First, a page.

What Is Arthroscopy?

What You Need to Know

When conservative treatments for osteoarthritis or other types of arthritis fail to satisfactorily relieve pain and restore function to the affected joint, it may be time to consider joint surgery. But what surgery? What surgical procedure is right for you?

It's best to learn about the various types of joint surgery and understand your options. When most patients think of joint surgery, they think of total joint replacement.

But there are other procedures you should know about, including osteotomy, hip resurfacing, arthrodesis (fusion), minimally-invasive replacement for the hip and knee, unicompartmental knee surgery, and, of course, arthroscopy. Here, we will concentrate on arthroscopy.

What Is Arthroscopy?

Arthroscopy is best explained by looking at the etymology of the word. Arthroscopy comes from two Greek words -- arthro (joint) and skopein (to look). Arthroscopy literally means to look within a joint.

The procedure is quite common, but also quite amazing. The orthopedic surgeon inserts an arthroscope through one of three small incisions made in the patient's skin. The arthroscope contains a small lens and lighting system to allow illumination and magnification of structures inside the joint. The arthroscope can be attached to a television so the images are larger and more clearly visible. With arthroscopy, the surgeon detects injury or damage and can then decide if surgical repair is possible through the other accessory incisions that were made to accommodate other surgical instruments.

Who Is a Candidate for Arthroscopy?

Medical history, physical examination, and x-rays are used to diagnose various types of arthritis. Sometimes that isn't enough, and diagnosis is still inconclusive. By actually looking into the affected joint, the orthopedic surgeon can diagnose or detect:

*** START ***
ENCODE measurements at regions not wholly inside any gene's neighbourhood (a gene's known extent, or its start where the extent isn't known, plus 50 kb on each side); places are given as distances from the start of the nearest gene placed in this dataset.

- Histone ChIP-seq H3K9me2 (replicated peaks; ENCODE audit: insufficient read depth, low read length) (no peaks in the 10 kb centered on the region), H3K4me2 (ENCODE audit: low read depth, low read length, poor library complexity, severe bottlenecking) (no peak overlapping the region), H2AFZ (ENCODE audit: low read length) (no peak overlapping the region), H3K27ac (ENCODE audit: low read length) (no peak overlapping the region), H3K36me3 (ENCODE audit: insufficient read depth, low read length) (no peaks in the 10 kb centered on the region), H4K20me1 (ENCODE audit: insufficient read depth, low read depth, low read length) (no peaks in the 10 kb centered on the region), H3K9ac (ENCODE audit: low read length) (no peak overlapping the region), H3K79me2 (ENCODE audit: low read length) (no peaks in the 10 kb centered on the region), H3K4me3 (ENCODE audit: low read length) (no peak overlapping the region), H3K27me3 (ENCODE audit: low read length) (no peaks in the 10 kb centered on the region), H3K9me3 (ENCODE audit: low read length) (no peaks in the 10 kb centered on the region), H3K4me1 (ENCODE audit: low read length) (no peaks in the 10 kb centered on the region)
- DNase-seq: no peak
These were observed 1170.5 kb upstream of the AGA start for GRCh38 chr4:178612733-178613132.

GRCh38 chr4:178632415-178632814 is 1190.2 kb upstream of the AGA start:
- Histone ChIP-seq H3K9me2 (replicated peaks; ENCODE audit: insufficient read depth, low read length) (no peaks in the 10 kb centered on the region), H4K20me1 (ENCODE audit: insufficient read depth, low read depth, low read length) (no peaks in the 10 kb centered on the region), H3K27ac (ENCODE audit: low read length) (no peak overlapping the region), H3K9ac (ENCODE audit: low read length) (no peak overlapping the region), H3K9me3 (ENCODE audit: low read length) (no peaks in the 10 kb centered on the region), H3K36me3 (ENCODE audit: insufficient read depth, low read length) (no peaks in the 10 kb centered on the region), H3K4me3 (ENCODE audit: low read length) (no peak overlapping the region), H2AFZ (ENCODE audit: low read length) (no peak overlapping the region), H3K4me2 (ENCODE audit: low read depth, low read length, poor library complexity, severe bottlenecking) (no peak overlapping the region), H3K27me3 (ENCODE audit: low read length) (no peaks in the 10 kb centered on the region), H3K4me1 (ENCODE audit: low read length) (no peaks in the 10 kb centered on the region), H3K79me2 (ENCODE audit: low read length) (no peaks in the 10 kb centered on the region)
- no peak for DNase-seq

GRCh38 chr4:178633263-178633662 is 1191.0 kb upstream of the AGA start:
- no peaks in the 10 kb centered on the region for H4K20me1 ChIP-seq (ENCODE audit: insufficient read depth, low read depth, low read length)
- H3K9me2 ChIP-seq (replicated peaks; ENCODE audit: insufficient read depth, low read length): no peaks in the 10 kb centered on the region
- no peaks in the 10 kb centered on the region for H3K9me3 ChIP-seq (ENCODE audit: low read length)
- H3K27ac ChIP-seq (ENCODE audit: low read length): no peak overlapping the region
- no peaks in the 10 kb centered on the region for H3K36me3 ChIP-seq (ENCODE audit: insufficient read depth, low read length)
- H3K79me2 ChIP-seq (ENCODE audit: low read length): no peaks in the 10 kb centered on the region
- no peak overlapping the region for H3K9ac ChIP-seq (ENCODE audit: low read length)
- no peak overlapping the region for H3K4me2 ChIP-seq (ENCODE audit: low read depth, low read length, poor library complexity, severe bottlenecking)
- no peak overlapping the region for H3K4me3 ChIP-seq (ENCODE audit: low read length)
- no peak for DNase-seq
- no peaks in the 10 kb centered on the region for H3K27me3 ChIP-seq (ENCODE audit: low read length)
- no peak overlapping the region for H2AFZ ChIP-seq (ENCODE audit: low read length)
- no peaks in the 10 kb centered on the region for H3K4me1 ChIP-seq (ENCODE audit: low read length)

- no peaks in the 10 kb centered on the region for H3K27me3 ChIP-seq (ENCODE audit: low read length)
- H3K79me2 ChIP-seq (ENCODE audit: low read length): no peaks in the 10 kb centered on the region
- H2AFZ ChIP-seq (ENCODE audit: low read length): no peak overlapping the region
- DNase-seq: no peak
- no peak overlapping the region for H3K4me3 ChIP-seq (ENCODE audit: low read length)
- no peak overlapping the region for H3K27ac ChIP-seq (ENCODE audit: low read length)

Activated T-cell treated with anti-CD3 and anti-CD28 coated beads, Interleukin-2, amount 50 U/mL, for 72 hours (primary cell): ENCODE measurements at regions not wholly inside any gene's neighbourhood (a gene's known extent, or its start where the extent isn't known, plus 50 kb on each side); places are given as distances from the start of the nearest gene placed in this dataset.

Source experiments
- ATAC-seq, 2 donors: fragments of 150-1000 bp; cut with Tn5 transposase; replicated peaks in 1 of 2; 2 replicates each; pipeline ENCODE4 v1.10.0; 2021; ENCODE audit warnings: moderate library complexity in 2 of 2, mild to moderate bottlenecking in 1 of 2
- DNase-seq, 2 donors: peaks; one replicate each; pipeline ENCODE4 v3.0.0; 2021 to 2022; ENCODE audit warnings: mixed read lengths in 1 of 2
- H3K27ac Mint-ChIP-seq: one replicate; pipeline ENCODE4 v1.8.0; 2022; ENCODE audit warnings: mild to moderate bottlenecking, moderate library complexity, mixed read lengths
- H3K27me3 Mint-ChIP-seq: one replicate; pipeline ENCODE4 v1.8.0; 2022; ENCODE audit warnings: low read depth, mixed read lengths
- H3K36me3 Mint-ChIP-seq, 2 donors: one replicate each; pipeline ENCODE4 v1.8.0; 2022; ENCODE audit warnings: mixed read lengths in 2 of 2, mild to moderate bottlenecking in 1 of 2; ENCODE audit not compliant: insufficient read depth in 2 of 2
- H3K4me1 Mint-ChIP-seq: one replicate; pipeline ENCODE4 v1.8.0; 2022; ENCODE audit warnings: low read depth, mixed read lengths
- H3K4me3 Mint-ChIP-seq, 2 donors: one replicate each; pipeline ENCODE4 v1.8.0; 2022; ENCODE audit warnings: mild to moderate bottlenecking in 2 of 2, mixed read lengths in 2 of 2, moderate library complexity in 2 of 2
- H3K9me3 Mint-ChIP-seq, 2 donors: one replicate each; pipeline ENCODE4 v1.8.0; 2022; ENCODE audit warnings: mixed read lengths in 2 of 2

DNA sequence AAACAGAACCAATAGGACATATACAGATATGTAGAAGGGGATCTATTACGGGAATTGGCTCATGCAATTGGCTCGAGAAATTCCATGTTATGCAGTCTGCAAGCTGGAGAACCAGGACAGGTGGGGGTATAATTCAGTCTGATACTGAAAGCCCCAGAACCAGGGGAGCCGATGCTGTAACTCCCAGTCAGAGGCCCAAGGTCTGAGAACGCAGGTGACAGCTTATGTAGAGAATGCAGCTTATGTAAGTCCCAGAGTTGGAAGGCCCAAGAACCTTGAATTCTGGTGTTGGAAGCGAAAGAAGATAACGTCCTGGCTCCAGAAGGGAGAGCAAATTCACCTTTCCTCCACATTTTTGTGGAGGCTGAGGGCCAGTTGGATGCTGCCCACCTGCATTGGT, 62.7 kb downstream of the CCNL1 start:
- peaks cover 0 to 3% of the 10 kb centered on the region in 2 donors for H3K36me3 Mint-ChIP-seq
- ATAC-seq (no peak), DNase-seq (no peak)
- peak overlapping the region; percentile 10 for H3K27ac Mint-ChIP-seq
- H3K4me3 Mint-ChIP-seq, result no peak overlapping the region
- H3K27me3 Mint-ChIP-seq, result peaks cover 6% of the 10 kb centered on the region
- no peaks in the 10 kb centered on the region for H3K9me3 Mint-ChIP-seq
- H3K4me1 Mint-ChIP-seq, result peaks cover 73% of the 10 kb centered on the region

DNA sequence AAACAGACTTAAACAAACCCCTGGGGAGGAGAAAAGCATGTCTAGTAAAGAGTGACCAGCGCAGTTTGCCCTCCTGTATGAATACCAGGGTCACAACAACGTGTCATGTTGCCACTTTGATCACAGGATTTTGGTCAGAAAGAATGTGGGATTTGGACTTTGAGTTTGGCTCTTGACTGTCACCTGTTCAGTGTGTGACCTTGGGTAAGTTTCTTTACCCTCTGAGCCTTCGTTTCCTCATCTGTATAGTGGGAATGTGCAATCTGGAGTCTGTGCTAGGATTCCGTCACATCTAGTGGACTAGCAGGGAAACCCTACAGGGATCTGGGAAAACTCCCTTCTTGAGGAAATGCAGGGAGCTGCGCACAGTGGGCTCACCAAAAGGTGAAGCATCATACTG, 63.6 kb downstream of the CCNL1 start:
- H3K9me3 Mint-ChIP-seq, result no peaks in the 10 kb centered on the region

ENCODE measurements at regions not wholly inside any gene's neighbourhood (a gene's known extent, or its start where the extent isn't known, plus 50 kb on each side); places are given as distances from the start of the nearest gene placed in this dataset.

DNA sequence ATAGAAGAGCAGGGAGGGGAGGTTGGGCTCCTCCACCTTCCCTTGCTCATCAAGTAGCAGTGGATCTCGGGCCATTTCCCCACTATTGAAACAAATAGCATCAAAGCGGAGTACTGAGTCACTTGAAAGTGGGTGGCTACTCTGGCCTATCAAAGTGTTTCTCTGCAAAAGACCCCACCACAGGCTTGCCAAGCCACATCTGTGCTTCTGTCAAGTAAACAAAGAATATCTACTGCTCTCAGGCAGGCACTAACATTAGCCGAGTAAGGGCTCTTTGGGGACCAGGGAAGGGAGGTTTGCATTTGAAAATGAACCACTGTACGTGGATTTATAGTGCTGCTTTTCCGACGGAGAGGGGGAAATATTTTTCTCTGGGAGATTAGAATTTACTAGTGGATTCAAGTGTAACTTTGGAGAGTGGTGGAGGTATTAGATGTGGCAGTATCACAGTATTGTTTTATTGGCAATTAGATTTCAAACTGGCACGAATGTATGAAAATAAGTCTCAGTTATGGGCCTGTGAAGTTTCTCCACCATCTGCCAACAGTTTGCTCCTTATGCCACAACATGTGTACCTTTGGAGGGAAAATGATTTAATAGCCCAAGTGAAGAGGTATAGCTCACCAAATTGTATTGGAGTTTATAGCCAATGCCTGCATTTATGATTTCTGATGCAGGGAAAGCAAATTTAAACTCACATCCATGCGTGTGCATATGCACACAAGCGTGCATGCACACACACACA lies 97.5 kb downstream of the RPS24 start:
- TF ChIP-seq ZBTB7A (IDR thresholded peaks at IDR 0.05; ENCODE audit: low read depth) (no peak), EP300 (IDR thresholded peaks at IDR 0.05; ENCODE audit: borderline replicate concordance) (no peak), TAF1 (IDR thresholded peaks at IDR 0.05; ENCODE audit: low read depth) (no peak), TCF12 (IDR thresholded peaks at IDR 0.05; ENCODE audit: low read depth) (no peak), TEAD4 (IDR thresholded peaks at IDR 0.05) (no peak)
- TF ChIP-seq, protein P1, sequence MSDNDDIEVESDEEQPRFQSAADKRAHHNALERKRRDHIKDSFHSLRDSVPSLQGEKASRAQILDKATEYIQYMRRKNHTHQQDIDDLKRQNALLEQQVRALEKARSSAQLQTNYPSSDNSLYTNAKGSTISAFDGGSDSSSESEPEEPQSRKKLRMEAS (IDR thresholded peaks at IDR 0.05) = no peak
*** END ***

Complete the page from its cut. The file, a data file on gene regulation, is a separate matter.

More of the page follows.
• rotator cuff tears
  • shoulder impingement syndrome
  • dislocations
  • meniscal tears of the knee
  • chondromalacia
  • anterior cruciate ligament tear
  • carpal tunnel syndrome
  • loose bone or loose cartilage fragments

As previously said, arthroscopic surgery is not just diagnostic. In some cases, it can serve as surgery to repair the problem that was detected.

The Benefits of Arthroscopy

There is an obvious benefit over "open surgery" -- recovery is quicker and smoother with arthroscopic surgery. Patients typically have arthroscopic surgery on an outpatient basis and can be back home several hours after the procedure has been completed.

Consider your goals when deciding if arthroscopic surgery is right for you.


  • can relieve pain
  • used to diagnose and treat


Arthroscopy is most commonly used on 6 joints: knee, shoulder, elbow, ankle, hip, and wrist. As techniques improve, more joints may be treated this way.

Recovering from Arthroscopy

Within a few days, many patients can go back to work or school and resume normal daily activities.

But, ultimately the outcome is individual and depends on the patient's condition and overall health.

The small wounds usually heal in a few days. Dressing placed during the operation can be changed to adhesive strips the morning after surgery. Though the wounds are small and pain is minimal after arthroscopic surgery, it takes several weeks for the joint to fully recover.


What Is Arthroscopy? American Academy of Orthopaedic Surgeons. October 2007.

About Arthroscopic Surgery. Arthritis Foundation. 2001.

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